My point here was merely a simple contrast between the traditional view of European colonialists invading other countries, killing the natives, sticking up a flag and forcing people to change their religion, and the current world politics which involves, invading other countries, killing the natives, … oh, wait but that isn’t colonialism?

    And then there is the rather more subtle, although equally as damaging, economic control exerted by different super-powers.

    But to go back to the Brits. Tasmania? India? North America? We managed to kill as many of the locals as we felt appropriate, including going hunting them for weekend sport. I don’t think any other European colonial powers were any different.

    To answer your specifics. I understood the Irish problem started well before the 1960s for example, the Easter Rising in 1916.

    I always learned that Henry VIII started the Irish problem but that’s probably just down to the fact that constitutionally he was the first English King of Ireland. Certainly my limited knowledge of Irish history would say the real troubles began in the early twentieth century.

    Don’t know about the vote, although I have heard many anecdotal tales about NI – who hasn’t?

    The creation of Israel and Pakistan were indeed strange decisions, but products of a political process rather than the ‘colonialisation’ I was referring to where I meant invasion of countries and slaughter of local people.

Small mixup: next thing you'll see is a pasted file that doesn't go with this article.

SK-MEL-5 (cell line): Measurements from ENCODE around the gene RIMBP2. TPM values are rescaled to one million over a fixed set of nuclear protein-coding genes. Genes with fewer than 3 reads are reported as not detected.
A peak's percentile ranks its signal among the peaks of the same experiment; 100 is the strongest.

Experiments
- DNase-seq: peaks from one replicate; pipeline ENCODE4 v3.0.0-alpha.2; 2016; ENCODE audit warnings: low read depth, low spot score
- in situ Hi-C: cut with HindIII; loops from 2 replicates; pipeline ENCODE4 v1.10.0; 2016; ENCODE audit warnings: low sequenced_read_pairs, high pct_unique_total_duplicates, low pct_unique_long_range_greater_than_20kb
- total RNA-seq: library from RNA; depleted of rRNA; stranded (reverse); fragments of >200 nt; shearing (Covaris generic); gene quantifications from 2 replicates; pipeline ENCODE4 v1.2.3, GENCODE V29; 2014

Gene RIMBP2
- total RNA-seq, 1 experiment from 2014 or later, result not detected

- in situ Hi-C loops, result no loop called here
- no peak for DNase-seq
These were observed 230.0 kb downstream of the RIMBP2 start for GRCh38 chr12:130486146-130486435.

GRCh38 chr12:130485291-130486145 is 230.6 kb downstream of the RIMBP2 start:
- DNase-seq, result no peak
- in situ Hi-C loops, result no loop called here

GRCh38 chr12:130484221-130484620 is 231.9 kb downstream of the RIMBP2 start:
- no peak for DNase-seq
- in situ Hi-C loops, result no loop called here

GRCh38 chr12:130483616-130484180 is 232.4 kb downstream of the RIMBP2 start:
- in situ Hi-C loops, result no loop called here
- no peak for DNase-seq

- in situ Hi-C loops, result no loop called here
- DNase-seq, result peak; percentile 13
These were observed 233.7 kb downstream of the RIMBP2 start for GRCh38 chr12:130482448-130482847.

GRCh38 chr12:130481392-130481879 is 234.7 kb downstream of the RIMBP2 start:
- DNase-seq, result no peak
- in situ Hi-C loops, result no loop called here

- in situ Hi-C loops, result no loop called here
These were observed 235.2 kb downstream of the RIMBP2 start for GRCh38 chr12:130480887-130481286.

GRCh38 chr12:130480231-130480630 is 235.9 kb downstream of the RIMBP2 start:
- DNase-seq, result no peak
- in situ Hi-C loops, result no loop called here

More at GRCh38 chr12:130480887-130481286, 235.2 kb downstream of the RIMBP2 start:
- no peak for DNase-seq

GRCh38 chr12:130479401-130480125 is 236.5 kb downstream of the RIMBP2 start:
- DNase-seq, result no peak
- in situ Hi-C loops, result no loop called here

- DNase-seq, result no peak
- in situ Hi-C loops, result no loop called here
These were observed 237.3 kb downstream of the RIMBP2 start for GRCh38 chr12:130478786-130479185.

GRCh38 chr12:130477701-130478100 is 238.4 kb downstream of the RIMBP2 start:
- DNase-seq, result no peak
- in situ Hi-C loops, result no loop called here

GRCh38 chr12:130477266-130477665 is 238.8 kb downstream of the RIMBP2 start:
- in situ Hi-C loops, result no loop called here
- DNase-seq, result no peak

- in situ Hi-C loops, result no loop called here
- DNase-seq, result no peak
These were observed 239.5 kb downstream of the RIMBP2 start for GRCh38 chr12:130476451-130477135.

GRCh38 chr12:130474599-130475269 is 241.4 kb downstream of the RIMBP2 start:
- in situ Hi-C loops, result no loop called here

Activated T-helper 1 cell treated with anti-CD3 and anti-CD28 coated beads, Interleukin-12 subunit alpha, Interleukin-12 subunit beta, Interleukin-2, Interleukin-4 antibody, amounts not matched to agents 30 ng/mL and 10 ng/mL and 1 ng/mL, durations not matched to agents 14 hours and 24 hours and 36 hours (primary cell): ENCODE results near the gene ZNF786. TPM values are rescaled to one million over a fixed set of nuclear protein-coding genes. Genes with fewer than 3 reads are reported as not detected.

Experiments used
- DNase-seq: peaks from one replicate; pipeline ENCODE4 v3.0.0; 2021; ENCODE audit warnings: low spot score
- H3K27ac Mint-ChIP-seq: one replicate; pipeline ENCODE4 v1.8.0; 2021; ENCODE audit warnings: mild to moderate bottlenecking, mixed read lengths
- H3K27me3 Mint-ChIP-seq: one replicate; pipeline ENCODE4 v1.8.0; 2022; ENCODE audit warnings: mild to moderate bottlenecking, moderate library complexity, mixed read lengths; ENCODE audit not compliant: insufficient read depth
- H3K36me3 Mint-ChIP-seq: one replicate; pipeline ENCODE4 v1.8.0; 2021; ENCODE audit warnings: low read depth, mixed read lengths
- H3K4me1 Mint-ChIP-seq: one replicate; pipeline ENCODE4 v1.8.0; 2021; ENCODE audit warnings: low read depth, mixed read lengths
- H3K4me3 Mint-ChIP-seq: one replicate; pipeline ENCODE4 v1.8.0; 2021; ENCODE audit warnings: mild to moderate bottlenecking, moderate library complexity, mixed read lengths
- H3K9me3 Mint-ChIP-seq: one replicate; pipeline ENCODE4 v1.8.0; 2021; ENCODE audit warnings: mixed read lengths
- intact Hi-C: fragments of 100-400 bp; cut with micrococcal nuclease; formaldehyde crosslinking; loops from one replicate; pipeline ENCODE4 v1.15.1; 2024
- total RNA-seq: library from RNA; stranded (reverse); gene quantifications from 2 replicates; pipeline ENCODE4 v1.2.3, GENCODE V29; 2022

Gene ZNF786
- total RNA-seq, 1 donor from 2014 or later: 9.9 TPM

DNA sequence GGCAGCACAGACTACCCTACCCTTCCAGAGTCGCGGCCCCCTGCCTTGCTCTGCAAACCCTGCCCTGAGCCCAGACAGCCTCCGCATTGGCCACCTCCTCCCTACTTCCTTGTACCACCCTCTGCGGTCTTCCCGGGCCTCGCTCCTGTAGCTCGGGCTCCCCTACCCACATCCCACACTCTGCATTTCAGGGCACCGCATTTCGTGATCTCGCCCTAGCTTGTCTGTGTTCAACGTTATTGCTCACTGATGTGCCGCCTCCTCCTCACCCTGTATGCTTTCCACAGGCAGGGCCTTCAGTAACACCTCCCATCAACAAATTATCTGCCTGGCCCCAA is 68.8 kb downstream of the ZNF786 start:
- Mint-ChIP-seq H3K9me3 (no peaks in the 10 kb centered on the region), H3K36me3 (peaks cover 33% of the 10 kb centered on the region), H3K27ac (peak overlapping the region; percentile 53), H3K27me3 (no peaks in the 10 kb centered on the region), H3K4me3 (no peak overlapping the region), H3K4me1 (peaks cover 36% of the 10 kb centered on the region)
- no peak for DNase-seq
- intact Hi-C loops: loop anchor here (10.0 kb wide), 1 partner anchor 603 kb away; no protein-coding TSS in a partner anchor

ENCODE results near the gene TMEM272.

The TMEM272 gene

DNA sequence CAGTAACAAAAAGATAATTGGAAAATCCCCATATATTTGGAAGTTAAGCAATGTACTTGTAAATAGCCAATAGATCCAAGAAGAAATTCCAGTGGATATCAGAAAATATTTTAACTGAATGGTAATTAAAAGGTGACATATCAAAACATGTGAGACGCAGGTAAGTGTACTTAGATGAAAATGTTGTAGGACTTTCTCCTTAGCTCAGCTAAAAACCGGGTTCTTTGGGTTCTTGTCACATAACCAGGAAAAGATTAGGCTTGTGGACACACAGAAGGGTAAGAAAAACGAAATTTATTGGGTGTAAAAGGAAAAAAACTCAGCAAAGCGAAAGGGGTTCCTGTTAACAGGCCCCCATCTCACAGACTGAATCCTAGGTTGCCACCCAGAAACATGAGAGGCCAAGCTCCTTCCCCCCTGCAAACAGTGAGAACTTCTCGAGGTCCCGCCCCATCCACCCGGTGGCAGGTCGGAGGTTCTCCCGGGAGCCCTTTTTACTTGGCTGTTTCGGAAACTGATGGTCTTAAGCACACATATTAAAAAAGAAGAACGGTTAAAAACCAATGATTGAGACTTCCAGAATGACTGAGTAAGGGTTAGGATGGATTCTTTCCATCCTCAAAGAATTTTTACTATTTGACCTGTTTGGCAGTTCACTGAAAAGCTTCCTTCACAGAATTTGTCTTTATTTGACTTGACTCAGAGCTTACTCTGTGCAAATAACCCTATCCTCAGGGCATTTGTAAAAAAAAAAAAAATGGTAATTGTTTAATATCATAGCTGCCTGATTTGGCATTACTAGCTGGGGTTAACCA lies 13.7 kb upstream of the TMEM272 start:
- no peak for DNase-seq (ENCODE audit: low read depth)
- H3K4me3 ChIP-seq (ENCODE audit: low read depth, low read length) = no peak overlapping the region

I failed to understood the whole Palestine/Israel/West Bank/Gaza Strip problem until I read one of John Pilger’s books. Not that I do now, but certainly I have a slightly better understanding of the horrific situation that is normal life for people who live there.

    Commonwealth speech? Either all children are at school that day, or all are off school. Are children at school in the UK today? Yes. Are they at school in Gib? No. How many schoolchildren in the UK do you know who are aware of Commonwealth Day? It is an error in the speech, simple as that.

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    • Blu says:

      I think my point was that colonising people is the easy bit, you just have to have bigger and better weapons, its how you cease to be the colonial power thats more important.

      I am currently struck by the hypocrisy of the British, decrying the activities of the Syrian government when they did things just as bad in Ireland only 100 years ago.
      Blu

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      • Fair enough comment. I don’t think ceasing to be a colonial power was a thing of the past, it was more trying not to let go until it became too much of a drag, – you can go back to the Roman Empire for that one.

        Leaving somewhere intact, and as a new state is totally different. Afghanistan anyone? Walking away from occupation and doing it well is a new concept and is something that hasn’t yet been successfully achieved.

        One of the endearing British traits is hypocrisy, wouldn’t you say?